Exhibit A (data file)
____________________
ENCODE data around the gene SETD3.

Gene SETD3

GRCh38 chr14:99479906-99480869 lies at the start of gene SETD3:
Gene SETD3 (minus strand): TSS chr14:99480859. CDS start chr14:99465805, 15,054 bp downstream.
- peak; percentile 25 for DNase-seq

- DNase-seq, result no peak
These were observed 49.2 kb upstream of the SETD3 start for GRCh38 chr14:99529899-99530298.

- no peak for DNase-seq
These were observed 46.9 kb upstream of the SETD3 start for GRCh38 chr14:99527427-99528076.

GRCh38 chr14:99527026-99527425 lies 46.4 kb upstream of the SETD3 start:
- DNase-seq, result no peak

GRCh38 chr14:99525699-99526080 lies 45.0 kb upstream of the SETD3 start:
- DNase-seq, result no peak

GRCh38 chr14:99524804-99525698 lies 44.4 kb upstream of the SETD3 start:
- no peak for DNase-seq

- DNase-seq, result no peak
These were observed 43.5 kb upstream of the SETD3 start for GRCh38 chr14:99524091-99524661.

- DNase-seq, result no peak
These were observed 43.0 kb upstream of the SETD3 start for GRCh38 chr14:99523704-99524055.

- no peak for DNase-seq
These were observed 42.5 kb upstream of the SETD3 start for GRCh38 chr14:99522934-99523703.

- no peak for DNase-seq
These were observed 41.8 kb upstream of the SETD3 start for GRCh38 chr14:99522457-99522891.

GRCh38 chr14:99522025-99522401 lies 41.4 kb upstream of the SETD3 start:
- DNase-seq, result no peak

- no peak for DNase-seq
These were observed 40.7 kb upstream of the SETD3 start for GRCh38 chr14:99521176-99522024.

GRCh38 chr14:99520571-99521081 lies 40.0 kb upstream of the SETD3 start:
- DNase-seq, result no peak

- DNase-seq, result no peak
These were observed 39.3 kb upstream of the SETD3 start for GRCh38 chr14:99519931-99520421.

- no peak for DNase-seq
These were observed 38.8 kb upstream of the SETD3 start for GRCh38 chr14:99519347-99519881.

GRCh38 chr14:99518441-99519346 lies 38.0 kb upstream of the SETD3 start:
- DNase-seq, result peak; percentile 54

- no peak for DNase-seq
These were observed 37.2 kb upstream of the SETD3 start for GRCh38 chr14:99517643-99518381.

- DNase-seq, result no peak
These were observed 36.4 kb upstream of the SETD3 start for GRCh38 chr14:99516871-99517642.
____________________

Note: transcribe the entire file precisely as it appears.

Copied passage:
ENCODE data around the gene SETD3.

Gene SETD3

GRCh38 chr14:99479906-99480869 lies at the start of gene SETD3:
Gene SETD3 (minus strand): TSS chr14:99480859. CDS start chr14:99465805, 15,054 bp downstream.
- peak; percentile 25 for DNase-seq

- DNase-seq, result no peak
These were observed 49.2 kb upstream of the SETD3 start for GRCh38 chr14:99529899-99530298.

- no peak for DNase-seq
These were observed 46.9 kb upstream of the SETD3 start for GRCh38 chr14:99527427-99528076.

GRCh38 chr14:99527026-99527425 lies 46.4 kb upstream of the SETD3 start:
- DNase-seq, result no peak

GRCh38 chr14:99525699-99526080 lies 45.0 kb upstream of the SETD3 start:
- DNase-seq, result no peak

GRCh38 chr14:99524804-99525698 lies 44.4 kb upstream of the SETD3 start:
- no peak for DNase-seq

- DNase-seq, result no peak
These were observed 43.5 kb upstream of the SETD3 start for GRCh38 chr14:99524091-99524661.

- DNase-seq, result no peak
These were observed 43.0 kb upstream of the SETD3 start for GRCh38 chr14:99523704-99524055.

- no peak for DNase-seq
These were observed 42.5 kb upstream of the SETD3 start for GRCh38 chr14:99522934-99523703.

- no peak for DNase-seq
These were observed 41.8 kb upstream of the SETD3 start for GRCh38 chr14:99522457-99522891.

GRCh38 chr14:99522025-99522401 lies 41.4 kb upstream of the SETD3 start:
- DNase-seq, result no peak

- no peak for DNase-seq
These were observed 40.7 kb upstream of the SETD3 start for GRCh38 chr14:99521176-99522024.

GRCh38 chr14:99520571-99521081 lies 40.0 kb upstream of the SETD3 start:
- DNase-seq, result no peak

- DNase-seq, result no peak
These were observed 39.3 kb upstream of the SETD3 start for GRCh38 chr14:99519931-99520421.

- no peak for DNase-seq
These were observed 38.8 kb upstream of the SETD3 start for GRCh38 chr14:99519347-99519881.

GRCh38 chr14:99518441-99519346 lies 38.0 kb upstream of the SETD3 start:
- DNase-seq, result peak; percentile 54

- no peak for DNase-seq
These were observed 37.2 kb upstream of the SETD3 start for GRCh38 chr14:99517643-99518381.

- DNase-seq, result no peak
These were observed 36.4 kb upstream of the SETD3 start for GRCh38 chr14:99516871-99517642.